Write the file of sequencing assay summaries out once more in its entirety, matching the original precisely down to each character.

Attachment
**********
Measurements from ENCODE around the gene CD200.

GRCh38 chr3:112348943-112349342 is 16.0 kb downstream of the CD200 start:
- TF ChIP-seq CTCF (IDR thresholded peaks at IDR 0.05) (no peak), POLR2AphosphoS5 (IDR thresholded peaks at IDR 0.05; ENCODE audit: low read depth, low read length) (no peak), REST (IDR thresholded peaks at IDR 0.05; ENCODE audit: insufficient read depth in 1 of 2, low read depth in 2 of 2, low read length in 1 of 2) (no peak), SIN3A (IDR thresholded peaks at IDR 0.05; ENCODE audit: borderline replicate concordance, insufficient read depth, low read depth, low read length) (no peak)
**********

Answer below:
Measurements from ENCODE around the gene CD200.

GRCh38 chr3:112348943-112349342 is 16.0 kb downstream of the CD200 start:
- TF ChIP-seq CTCF (IDR thresholded peaks at IDR 0.05) (no peak), POLR2AphosphoS5 (IDR thresholded peaks at IDR 0.05; ENCODE audit: low read depth, low read length) (no peak), REST (IDR thresholded peaks at IDR 0.05; ENCODE audit: insufficient read depth in 1 of 2, low read depth in 2 of 2, low read length in 1 of 2) (no peak), SIN3A (IDR thresholded peaks at IDR 0.05; ENCODE audit: borderline replicate concordance, insufficient read depth, low read depth, low read length) (no peak)